This gothic mystery is intensely gripping. I wouldn’t necessarily call it creepy in the OMG-I’m-so-freaked-out-I-may-wet-myself kind of way but it is rather chilling and there is a sort of threatening vibe throughout, where you feel in your bones something is coming but you’re not sure what that will be.

Obviously I don’t want to give anything away. Suffice to say The Stranger Diaries is brilliantly written and oozes atmosphere throughout. This story is utterly engrossing and absorbing and I devoured it in one glorious sitting. I absolutely loved this one and whatever is next from Elly Griffiths, myself and my grabby hands will be right there at the head of the queue.

The Stranger Diaries is available to buy in ebook and hardcover format!

Affiliate link : Bookdepository
Other retailers : Amazon US | Amazon UK | Kobo | Wordery

Weekly Wrap-Up (February 10)

This week’s wrap-up is a bit on the short side as I’m expecting friends really soon and I suspect they’d like me to be dressed in a more appropriate way than I am right now.

Another week of potential tongue-biting but instead I’ve just been rolling my eyes a lot and have found the best way to deal with seeing people showing their true colours, is to laugh about them in private.

Live and let live, people. It’s not rocket science.

Thank goodness for books, eh? I mean, sure, wine provides a good escape too but my liver prefers the book option. 😉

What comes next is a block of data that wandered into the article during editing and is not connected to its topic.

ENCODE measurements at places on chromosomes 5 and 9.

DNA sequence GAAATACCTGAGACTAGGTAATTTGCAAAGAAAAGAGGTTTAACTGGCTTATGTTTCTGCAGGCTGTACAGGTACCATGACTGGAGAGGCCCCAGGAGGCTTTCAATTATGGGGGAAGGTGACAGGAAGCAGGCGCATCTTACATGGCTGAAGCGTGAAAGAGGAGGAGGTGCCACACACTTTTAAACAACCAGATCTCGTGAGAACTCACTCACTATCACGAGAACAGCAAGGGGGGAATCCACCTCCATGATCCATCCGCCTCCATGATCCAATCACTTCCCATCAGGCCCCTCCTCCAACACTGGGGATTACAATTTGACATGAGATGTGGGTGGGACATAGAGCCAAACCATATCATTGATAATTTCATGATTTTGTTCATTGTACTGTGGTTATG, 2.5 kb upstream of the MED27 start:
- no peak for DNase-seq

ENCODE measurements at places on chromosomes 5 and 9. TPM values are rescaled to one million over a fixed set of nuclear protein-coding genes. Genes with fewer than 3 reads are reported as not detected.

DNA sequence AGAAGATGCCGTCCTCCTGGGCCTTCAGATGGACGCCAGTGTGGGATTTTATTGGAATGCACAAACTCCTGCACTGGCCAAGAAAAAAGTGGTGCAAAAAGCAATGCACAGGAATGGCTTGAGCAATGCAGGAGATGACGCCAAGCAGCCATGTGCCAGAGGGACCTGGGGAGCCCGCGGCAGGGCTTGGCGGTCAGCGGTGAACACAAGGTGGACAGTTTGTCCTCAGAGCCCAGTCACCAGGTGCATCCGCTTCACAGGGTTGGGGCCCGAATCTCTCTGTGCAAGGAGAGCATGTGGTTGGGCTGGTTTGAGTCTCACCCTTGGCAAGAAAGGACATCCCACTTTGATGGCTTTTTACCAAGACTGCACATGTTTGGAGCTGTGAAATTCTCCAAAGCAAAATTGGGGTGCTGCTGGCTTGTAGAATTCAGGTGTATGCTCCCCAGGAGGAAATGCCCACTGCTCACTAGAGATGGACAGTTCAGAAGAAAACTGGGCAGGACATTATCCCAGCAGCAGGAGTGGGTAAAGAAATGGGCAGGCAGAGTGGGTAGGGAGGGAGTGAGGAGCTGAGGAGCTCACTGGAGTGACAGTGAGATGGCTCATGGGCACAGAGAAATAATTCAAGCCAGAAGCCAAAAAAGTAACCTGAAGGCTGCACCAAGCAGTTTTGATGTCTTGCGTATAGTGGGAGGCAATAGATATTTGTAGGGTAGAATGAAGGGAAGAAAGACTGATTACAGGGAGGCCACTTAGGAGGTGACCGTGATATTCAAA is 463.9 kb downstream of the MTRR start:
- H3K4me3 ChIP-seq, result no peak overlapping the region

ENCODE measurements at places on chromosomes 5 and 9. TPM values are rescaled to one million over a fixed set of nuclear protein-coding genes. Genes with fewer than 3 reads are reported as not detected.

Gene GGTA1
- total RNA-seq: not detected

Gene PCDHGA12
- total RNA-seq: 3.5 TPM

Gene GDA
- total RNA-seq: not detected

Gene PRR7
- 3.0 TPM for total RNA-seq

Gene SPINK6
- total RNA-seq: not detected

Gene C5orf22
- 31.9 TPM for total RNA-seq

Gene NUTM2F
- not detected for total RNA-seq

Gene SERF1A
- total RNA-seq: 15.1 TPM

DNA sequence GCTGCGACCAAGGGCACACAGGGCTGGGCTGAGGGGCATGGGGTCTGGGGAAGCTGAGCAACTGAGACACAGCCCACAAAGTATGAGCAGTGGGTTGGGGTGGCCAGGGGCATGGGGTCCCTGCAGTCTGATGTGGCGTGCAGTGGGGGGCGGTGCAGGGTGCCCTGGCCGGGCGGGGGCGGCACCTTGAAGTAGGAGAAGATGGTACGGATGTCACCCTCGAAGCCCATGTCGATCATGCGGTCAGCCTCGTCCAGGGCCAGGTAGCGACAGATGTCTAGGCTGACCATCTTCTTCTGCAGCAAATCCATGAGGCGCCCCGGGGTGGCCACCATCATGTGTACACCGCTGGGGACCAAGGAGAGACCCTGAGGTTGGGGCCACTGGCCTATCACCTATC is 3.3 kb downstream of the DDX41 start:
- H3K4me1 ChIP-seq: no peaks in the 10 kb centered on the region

So, how did I do this week?

| BOOKS I READ THIS WEEK |

And another six books bite the dust. I was aiming for seven. Not entirely sure what happened. 🤔

| BOOKS I BOUGHT THIS WEEK |

Confession time. I just really wanted to buy something. Anything. I wasn’t even picky. In The Night Wood caught my eye because of the cover. A River in the Trees as well but since I’m on a historical fiction kick lately, that was a bonus. The Companion has been on my wishlist for ages so I fixed that.

| ON THE BLOG THIS PAST WEEK |

Monday : Hosted a stop on the blog tour for You Belong to Me by Mark Tilbury

Tuesday : Joined the blog tour for What Happens in France by Carol Wyer

Wednesday : Shared My Week in Books

Thursday : Hosted a stop on the blog four The Lost Man by Jane Harper

Friday : Shared an extract from Stalker by Lars Kepler for the blog tour

Saturday : Joined the blog tour for The Glass Woman by Caroline Lea

Sunday : Weekly Wrap-Up

| NEXT WEEK ON NOVEL DEELIGHTS |

Monday : It seems this spot is empty. I’m as surprised as you are.

Tuesday : Blog tour | Guest Post | East of England by Eamonn Griffin